Students, teachers return to LO schools
- Lake Oswego Review - Opinion
The district welcomes new teachers for the first time in five years, meets AYP standards
Residents of Lake Oswego and students of the Lake Oswego School District should be proud of two major accomplishments by their district.
The new school year, which kicked off this week with orientations and classes, marked the first time in five years that the district has hired new instructors. And it isn't a small number. A whopping 51 new teachers (enough to fill two elementary schools) began leading classes this week at the district's 13 schools. The full-time and part-time employees were divided up among the schools based on need and enrollment.
The addition came about thanks to $1.85 million in community donations through the Lake Oswego School Foundation's annual fund-raiser. All of the money is used to hire - or retain - teachers. State funds also helped the major hire. Not only did LOSD avoid cutting teaching positions this year, it was able to bring the 51 on board.
The hires come from a wide range of backgrounds and teaching experiences, from William Campbell (who took the place of retired and revered Lakeridge High School Choral Director Steve Ticen) to social studies teacher Mike Noble (a world traveler who has spent the past two years teaching in Mexico). They are first-timers and veterans. The district even hired two new elementary principals. Everyone will do their part in helping to reduce class size and bolster school offerings.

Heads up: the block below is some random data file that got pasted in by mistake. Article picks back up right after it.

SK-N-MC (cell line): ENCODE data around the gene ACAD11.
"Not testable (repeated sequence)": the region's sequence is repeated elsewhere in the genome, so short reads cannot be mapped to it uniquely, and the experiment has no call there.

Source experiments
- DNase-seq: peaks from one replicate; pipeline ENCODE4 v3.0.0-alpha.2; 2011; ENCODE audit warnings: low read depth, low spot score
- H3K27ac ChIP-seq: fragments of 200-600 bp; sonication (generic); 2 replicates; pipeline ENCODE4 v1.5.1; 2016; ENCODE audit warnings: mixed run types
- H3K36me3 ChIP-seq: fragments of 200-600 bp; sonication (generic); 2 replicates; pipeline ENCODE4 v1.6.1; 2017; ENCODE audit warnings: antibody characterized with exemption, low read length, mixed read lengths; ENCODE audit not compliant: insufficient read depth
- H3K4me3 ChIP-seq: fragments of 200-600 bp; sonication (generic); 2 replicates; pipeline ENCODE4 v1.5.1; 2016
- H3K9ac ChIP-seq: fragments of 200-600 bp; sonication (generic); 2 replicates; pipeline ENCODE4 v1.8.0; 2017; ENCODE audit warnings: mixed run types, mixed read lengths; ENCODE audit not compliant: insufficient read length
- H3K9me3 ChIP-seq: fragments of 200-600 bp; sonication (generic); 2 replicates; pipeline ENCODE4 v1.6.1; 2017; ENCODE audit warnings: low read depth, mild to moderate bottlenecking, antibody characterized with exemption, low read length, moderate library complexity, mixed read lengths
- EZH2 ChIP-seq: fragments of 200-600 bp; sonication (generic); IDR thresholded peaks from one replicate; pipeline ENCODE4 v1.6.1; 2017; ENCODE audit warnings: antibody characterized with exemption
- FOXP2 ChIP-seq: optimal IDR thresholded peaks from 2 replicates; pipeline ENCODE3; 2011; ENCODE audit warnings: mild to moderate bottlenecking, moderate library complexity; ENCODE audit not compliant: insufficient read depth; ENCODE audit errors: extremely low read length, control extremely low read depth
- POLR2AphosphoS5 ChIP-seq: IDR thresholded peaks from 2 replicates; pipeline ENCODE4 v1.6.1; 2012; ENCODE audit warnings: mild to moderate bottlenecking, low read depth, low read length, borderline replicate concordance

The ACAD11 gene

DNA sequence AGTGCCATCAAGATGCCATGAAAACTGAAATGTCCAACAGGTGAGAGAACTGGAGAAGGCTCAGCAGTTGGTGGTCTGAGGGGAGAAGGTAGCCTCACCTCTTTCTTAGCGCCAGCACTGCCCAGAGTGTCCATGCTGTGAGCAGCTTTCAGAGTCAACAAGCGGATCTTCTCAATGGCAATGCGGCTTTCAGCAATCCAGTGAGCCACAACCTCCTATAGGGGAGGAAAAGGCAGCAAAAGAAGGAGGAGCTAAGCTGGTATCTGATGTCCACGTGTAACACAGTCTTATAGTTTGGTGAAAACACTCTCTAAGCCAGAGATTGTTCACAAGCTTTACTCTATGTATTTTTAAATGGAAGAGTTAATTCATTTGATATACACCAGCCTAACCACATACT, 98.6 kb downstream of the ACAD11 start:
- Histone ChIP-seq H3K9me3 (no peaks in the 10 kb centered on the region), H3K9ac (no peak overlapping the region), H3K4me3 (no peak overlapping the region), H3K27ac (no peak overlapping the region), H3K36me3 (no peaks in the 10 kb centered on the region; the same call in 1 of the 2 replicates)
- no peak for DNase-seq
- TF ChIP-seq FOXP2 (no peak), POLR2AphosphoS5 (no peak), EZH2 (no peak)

The district, which faces declining enrollment, should be applauded for such a high achievement. While many school districts across Oregon are busy cutting programs and staff, LOSD is welcoming more to its high-achieving ranks.
And that's not all.
For the first time, all schools in the LOSD have met the 'adequate' rating for the state's Adequate Yearly Progress report. Lake Oswego High School was the only district school deemed 'inadequate' last month when preliminary ratings were released, but LOSD officials cited a small data glitch and appealed the decision.
The Oregon Department of Education agreed to grant a change in the school's rating. The new ratings were released by ODE this week.
The 'adequate' designation is part of the Federal No Child Left Behind Act and is based on a number of criteria including student performance, graduation rates and participation on state tests.
The feat is a big step for the district, which (aside from its quality education) relies on perception and a widespread reputation to attract and keep students who might otherwise attend private school. Kudos to all!